Weiss’ Times colleagues called her a Nazi, but, in their minds, she was something far worse: a collaborator. She was not the barbarian at the gate but the enemy within. The fanatic does not hate the infidel abroad nearly so much as he loathes the heretic inside the temple. East Germans in the Honecker era were not hunting far-off fascists — they were informing on their neighbors for any deviation, however slight, from the party line.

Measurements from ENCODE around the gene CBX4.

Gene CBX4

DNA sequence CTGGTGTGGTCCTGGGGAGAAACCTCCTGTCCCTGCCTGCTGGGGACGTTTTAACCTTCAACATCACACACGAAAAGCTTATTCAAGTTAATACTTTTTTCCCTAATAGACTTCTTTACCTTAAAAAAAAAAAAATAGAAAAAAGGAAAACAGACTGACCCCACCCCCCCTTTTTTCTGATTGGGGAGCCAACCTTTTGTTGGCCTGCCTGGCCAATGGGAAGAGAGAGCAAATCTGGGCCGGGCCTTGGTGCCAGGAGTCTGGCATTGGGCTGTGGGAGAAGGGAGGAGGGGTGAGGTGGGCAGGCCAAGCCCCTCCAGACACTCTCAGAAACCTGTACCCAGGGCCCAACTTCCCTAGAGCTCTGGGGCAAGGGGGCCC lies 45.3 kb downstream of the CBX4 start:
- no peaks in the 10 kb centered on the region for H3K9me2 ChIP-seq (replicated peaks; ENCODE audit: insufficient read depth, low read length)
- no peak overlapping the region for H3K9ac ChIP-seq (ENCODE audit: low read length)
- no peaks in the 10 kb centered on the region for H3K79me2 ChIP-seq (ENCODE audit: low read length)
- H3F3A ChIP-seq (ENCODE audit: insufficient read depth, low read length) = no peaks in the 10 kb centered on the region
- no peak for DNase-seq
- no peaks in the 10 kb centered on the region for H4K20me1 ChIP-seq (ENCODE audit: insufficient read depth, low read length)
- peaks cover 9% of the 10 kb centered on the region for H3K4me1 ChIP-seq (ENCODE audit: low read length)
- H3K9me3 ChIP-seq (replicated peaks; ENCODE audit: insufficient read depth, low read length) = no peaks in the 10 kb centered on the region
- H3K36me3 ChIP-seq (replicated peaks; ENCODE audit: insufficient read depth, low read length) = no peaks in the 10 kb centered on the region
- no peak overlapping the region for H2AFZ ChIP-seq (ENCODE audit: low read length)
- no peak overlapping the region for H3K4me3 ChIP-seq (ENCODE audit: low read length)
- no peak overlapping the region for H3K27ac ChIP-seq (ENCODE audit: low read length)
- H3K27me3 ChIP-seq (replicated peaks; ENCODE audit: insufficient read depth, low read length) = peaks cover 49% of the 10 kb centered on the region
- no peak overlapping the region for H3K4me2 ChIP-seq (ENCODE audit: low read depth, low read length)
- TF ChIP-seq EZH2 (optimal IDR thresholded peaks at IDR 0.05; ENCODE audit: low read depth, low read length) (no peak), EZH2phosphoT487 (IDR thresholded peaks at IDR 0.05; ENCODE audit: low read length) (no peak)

In that way, the Times reflects the social-justice warriors who now run it and other old-line institutions. Hachette, the publishing giant, has very little trouble being the publisher of conservative columnist George Will, but its junior staffers are up in arms over Rowling. (So far, Hachette is standing by Rowling, possibly because her Harry Potter books have grossed nearly $8 billion worldwide.) Bill Maher is a standard-issue Hollywood progressive, but he has all sorts of people on his HBO show (including Bari Weiss and this columnist) and is denounced by his friends for his efforts. The Left hates Bill Maher more than it hates Sean Hannity because he is a liberal on HBO rather than a right-winger at Fox News. From the fanatics’ point of view, his failure is not a failure of ideology but a failure to stay in his lane.